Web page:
Travel to Alaska by nonresidents is obviously frowned upon. Visitors are expected to quarantine for 14 days if they do arrive in the state. The cruise ship industry will not be visiting Alaskan ports until July at the earliest. Alaska has little, to no say in that. All Canadian ports of call are closed until July 1. An intriguing maritime law prohibits international cruise ships from carrying U.S. citizens from one U.S. port to another. In other words, they can not go from Seattle, Washington to Skagway, Alaska without a stop at a foreign port – namely a Canadian port. Until Canada opens its ports, Alaskan ports will remain closed to the cruising industry.
Several blogs that I follow have asked the question: “What is the proper way to blog during this event?” A few have even stopped blogging altogether. I honestly don’t have an answer. I rarely spend much time worrying about proper, so I’m probably not the guy to ask. As for Circle to Circle, I don’t intend to ignore the current situation, but I’m not going to dwell on it either. Every post will not be Covid-19 related, but that doesn’t mean I’m not paying attention to world events or that I’m not sympathetic to the suffering and losses. It isn’t hard for me to get as much coverage as I want on the Covid-19 virus, the difficulty is in limiting it to a manageable amount. One can quickly get overwhelmed, and then it’s hard to pull back out of the funk.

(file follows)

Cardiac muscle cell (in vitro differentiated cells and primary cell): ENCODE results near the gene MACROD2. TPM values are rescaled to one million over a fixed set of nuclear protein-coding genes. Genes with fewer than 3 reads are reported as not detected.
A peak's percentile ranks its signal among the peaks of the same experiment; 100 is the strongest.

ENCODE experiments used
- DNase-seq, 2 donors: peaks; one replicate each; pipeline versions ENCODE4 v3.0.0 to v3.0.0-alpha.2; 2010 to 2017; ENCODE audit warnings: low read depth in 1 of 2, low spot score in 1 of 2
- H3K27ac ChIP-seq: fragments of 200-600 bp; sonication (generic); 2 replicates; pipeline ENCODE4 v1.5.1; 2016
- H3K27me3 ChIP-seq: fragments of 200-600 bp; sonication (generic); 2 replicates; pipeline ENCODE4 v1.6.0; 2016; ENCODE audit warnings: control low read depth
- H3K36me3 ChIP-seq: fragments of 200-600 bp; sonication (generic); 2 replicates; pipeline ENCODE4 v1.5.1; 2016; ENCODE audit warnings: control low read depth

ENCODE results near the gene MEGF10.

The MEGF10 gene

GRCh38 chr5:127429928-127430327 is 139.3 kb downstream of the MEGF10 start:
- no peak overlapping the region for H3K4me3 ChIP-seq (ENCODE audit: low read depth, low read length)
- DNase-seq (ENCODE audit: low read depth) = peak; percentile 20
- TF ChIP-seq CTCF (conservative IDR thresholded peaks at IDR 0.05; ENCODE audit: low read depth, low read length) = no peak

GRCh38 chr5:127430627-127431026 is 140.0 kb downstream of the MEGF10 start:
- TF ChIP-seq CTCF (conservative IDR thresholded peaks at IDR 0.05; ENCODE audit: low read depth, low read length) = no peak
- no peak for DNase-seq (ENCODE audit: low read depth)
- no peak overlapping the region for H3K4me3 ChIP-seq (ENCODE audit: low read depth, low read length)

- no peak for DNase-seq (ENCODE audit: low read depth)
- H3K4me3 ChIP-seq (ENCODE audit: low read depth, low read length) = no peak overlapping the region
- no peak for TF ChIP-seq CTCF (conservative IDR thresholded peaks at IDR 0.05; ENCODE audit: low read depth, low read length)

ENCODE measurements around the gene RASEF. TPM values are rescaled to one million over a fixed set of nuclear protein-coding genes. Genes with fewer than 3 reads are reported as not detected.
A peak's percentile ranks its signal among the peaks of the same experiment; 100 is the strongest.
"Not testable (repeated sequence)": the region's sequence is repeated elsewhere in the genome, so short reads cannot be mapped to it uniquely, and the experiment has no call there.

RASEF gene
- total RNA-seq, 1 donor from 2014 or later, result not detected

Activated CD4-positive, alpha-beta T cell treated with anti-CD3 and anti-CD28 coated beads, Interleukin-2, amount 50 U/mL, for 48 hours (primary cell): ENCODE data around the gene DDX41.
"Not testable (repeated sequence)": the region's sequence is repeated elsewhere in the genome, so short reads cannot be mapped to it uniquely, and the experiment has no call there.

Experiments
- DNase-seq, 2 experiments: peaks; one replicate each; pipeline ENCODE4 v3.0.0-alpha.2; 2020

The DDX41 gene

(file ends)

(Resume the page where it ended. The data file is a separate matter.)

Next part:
For now, I will continue to do what I do here, which is mainly to blog about Alaska, and its wonderful quirks. Circle to Circle started out to chronicle a long trip, and I still think it’s at it’s best when I’m writing about traveling. Travel will have to stay close to Fairbanks for the foreseeable future, so maybe I can pull some rabbits out of the local hat.